US accounts for 25 percent of world smartphone market, and verizon accounts for something like 40 percent of US, so 40 percent of 25 comes to around 10, big number, but not really big enough to affect the worldwide share for android. One should not overestimate verizon factor and underestimate the worldwide impact of android phones.

      • rashomon

        The price and volume of Droid phones on eBay will be tell . . .

  • Hamranhansenhansen

    I think this speaks to the power of the Web.

    The little chiclet QWERTY brought email to phones. The full-face touchscreen and WebKit brought the Web to phones. The Web is much more important than email, which can run on the Web anyway.

    In this context, native apps are “tomorrow’s Web today.” Going forward, on iOS, both HTML5 and Cocoa evolve in tandem, with Cocoa always ahead in technology and the Web tracking behind, standardizing native features like geolocation and animation and audio video. Lack of native apps on Android (Java is just a non-standard Web app) and other platforms is going to continue to hurt them versus iOS, which is still the only mobile running native, PC-class C code.

    I don’t think there is another Web-level technology to bring to phones and shake up the market. I think other devices become more like phones now, for example the iPad bringing phone hardware into the PC market, AppleTV doing the same in set-tops, MacBooks getting more touch, Mac OS getting an App Store.

    The biggest thing that is needed is way better wireless connectivity. Lack of bandwidth is holding everything back. Telcos and cable companies are all run by salespeople. That is what needs shaking up. For example with WiMax beamed free out of Apple Stores to Apple devices, or some innovative peering of all Wi-Fi base stations, or the equivalent of 5G launched today. The Apple devices are much better than their networks. The biggest complaint about iPhone has been AT&T. The biggest complaint about Macs is Comcast. Somebody needs to do for the network what Apple just did for the phones.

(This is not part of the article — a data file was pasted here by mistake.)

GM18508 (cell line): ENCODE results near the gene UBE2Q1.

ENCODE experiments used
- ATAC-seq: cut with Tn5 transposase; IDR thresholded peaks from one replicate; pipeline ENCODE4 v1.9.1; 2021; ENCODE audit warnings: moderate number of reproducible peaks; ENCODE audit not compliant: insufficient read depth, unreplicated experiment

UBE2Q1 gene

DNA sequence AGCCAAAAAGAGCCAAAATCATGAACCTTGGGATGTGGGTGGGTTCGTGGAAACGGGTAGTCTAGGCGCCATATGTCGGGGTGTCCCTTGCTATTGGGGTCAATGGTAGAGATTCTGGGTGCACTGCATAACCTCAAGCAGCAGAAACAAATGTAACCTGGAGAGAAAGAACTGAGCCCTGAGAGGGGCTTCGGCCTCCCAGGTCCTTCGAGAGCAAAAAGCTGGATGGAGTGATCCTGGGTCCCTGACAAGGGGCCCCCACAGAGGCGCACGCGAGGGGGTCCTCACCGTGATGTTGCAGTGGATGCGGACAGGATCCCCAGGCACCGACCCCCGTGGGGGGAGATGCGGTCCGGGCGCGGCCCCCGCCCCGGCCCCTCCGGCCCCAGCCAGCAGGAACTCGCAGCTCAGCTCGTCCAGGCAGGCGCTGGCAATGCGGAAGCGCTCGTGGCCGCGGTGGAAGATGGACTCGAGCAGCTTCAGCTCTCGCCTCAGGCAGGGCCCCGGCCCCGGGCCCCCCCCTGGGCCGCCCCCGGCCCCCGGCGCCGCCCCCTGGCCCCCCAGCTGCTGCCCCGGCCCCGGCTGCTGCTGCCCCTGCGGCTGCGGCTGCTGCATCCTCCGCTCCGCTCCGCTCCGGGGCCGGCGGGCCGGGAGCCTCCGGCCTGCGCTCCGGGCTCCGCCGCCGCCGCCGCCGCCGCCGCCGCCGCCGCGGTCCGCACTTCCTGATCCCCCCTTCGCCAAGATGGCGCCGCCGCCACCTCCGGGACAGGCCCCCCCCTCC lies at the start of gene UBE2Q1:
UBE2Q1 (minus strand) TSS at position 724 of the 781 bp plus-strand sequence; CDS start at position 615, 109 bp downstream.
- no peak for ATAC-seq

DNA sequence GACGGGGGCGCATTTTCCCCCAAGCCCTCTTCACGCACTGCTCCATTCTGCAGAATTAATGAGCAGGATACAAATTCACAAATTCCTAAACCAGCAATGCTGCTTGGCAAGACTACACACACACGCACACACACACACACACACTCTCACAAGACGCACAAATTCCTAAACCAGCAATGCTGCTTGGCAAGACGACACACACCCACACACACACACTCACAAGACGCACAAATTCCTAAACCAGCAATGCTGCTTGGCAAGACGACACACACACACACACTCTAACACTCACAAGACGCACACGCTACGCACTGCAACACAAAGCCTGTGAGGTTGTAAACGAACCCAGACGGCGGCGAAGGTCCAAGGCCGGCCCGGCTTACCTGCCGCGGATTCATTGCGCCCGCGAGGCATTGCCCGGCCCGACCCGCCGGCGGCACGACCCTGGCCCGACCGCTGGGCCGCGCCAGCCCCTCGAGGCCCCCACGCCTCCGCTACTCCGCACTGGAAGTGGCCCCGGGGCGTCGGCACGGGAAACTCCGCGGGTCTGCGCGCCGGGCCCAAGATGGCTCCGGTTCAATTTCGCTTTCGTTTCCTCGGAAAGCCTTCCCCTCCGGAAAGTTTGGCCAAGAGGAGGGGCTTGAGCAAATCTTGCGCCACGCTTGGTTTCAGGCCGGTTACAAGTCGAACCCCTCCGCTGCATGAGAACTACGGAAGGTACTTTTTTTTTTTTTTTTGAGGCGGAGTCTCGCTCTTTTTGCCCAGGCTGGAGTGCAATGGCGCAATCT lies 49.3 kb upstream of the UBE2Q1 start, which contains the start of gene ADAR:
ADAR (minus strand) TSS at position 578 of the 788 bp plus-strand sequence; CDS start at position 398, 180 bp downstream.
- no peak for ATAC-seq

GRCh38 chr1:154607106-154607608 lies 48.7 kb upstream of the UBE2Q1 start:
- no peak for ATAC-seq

• Splashman

      I couldn't agree more. The network needs a visionary like Jobs. Unfortunately, clones are in short supply.

    • It's just simply not true that iOS is the only platform that runs native apps and Java is not just a non-standard Web app. I can't think of a single smartphone OS that you can't develop apps in C/C++ for.

  • Hamranhansenhansen

    > sure microsoft can provide the
    > best tools for developers

    No, they can’t. Apple’s tools are not only better, they are focused on making the small developer more powerful, and they are complete, they include tools for selling. Microsoft is big developer focused, they make small developers weaker, they want MS Word to require 10,000 developers, they are not suited to mobile and Web, which is distributed, not monolithic. Microsoft is a brontosaurus and mobile is mammals.

    Apple’s developer tools enabled a physicist to create the World Wide Web all by himself. It then took 5 years for teams of programmers to port the Web to Windows.

    Also, Windows is still mostly XP from 10 years ago, and Windows PC’s are almost all low-end, with ASP less than iPad or a typical smartphone. Smartphones are too high-end and modern for Microsoft.

    • Evan

      most of it is wrong, a physicist cannot build www with Apple's tools. Where did you get the idea that microsoft is big developer focussed, I see a lot of .net sites implemented by small and agile young companies.

      • John

        Read up on Tim Berners-Lee, NeXT, and CERN.

        So yeah, a physicist did "build www with Apple's tools" (although, admittedly, they weren't Apple's yet).

      • Darwin

        You are to uninformed to understand what he is saying.

  • Thomas65807

    I believe that apps are the key to success in this market. Apps transform a phone to a pocket (mobile) computer that just incidentally makes phone calls.

    Apple obviously dominates in the app arena, both because of numbers and quality. The superiority in numbers (400,000+) will probably remain in Apple's hands both because of its substantial lead and because apps created for one Android phone frequently don't work on another Android phone. Fragmentation is a real problem for them, since Android is free software that each hardware maker is able to customize for its own use. Related to that, Apple's apps are superior due to its ability to impose standards on apps that the fragmented Android market can't ever match.